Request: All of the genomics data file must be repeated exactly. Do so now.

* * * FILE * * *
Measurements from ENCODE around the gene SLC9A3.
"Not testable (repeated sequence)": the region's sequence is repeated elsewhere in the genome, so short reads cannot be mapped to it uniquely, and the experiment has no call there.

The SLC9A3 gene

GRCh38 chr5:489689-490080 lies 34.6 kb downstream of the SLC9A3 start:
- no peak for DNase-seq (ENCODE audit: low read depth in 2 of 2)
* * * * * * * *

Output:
Measurements from ENCODE around the gene SLC9A3.
"Not testable (repeated sequence)": the region's sequence is repeated elsewhere in the genome, so short reads cannot be mapped to it uniquely, and the experiment has no call there.

The SLC9A3 gene

GRCh38 chr5:489689-490080 lies 34.6 kb downstream of the SLC9A3 start:
- no peak for DNase-seq (ENCODE audit: low read depth in 2 of 2)